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ASCO 2015: Augmenting standard therapies increases cure rates for high-risk wilms tumour

Two phase III Children’s Oncology Group studies found that augmenting therapy with additional drugs improves outcomes for children with a high-risk form of Wilms tumour.

These patients have a specific chromosomal abnormality associated with poorer prognosis.

In prior research, such patients had four-year relapse-free survival rates of 74.9% for stage I/II disease and 65.9% for stage III/IV disease.

In the new studies, augmented therapy increased the rates to 83.9% for stage I/II and 91.5% for stage III/IV disease.

“Tailoring therapy to match each patient’s risk for relapse has been a major focus of paediatric oncology. For cancers with a low risk of recurrence, we strive to decrease therapy and minimise exposure to potentially toxic agents. On the other hand, we want to augment the therapy for those patients who are at higher risk of relapse so that we can hopefully increase the chance for cure,” said lead study author David B. Dix, MD, a physician at the British Columbia Children’s Hospital in Vancouver, Canada.

“Our study is an example of successful augmentation of therapy for a higher risk group. We were very encouraged to see that augmentation of therapy can overcome the negative influence of a biologic marker in children with Wilms tumour.”

Wilms tumour is a rare form of kidney cancer that mainly affects children under the age of five years.

About 500 new cases are diagnosed in North America every year.

This study focused on children with so-called favourable histology Wilms tumour, which accounts for 75% of childhood renal cancers.

Of those, about 5-6% of have a chromosome abnormality in the tumour that is known as loss of heterozygosity (LOH) on chromosomes 1p and 16q.

Researchers previously found that patients with LOH 1p and 16q have a higher risk of relapse.

In the studies, LOH 1p and 16q was detected in 35 patients with stage I/II disease and 52 with stage III/IV disease.

For patients with stage I/II disease, the standard therapy (vincristine/dactinomycin chemotherapy) was augmented with the addition of doxorubicin.

Patients with stage III/IV disease received Regimen M: the standard therapy (vincristine/dactinomycin/doxorubicin and radiation therapy) was augmented with 4 cycles of outpatient cyclophosphamide/etoposide.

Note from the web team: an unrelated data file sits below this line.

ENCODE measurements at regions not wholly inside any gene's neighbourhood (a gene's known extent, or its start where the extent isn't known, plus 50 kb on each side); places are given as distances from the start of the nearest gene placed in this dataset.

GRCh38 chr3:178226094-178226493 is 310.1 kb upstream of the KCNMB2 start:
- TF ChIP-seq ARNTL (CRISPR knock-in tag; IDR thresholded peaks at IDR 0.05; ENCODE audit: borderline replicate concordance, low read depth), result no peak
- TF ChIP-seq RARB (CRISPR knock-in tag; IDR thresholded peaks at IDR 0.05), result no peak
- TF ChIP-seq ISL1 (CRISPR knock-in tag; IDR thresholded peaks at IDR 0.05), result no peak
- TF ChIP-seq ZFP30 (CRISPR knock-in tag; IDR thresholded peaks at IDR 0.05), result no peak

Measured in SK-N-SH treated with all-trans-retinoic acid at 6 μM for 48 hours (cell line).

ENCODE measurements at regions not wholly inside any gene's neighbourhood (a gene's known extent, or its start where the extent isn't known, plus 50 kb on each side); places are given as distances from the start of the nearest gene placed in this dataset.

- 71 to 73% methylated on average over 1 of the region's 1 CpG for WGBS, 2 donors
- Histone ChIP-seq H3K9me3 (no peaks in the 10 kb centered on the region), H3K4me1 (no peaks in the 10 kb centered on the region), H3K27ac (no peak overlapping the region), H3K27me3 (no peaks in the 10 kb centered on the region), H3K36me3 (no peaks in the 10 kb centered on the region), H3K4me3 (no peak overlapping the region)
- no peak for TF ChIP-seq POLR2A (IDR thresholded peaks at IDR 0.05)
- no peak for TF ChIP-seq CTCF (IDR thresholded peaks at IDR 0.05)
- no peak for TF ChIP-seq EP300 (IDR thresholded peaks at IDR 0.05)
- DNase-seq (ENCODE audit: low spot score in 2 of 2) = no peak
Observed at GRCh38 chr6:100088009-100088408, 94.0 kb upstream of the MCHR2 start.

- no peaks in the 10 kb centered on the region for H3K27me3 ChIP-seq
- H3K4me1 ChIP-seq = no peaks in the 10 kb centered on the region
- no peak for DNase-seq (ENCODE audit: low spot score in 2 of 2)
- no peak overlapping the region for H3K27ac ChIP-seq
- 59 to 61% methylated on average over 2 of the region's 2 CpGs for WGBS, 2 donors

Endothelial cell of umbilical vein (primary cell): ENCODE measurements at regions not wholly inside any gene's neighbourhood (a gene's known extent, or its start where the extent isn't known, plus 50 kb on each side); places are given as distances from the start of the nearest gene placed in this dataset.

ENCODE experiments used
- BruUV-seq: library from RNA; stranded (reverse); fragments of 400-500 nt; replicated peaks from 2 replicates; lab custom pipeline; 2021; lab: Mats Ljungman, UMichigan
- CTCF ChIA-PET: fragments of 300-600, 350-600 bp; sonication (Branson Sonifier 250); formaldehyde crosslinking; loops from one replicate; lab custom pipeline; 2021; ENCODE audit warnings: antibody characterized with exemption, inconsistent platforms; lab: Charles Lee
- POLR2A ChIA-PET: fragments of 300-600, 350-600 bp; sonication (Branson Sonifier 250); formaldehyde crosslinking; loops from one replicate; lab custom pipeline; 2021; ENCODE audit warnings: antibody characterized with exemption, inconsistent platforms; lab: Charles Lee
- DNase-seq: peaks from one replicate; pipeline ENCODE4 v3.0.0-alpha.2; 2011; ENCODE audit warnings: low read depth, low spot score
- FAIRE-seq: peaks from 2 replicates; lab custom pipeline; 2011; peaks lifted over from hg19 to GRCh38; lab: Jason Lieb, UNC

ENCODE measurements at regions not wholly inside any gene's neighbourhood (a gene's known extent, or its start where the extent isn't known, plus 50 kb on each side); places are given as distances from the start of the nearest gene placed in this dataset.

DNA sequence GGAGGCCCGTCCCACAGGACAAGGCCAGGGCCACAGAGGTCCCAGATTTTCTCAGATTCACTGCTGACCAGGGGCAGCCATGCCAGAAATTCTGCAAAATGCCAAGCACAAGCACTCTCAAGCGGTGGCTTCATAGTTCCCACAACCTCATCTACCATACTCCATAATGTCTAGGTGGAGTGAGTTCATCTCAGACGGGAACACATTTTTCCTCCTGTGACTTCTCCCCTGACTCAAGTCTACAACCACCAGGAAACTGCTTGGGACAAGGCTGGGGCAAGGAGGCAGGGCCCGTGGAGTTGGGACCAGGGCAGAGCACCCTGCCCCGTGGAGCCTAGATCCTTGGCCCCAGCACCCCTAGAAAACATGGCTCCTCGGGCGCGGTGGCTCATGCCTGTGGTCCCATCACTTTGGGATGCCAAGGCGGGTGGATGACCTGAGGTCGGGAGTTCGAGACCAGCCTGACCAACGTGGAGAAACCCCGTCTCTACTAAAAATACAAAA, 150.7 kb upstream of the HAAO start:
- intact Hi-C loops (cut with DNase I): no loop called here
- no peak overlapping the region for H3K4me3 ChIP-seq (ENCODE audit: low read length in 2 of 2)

At a median follow-up of 3.6 years, the four-year relapse-free survival rates were 83.9% for stage I/II disease and 91.5% for stage III/IV disease.

When comparing these rates to outcomes with standard treatment regimens (75% for early stage disease and 66% for late-stage disease), these studies suggest that augmentation of therapy markedly improves outcomes for patients with advanced disease.

Given the small numbers in the study sample, the benefit is less clear for patients with lower stage disease but suggestive of an improved outcome.

Overall, the treatment was well tolerated.

For stage I/II patients, augmented therapy was not associated with any significant short term increase in side effects.

For stage III/IV patients, the most common severe side effect of Regimen M was suppression of bone marrow function, occurring in 60% of patients; however, the side effect was manageable.

According to the authors, Regimen M substantially reduces the number of patients who would otherwise have to undergo very intensive relapse therapy.

However, the regimen is predicted to be associated with some risk of reduced fertility.

The authors recommend a clear discussion with families regarding the risks and benefits of augmented therapy for these higher risk patients with LOH.

Testing for LOH 1p and 16q is available at the Children’s Oncology Group Biopathology Center at Nationwide Children’s Hospital in Columbus, Ohio, and several other centers across North America.

Source: ASCO



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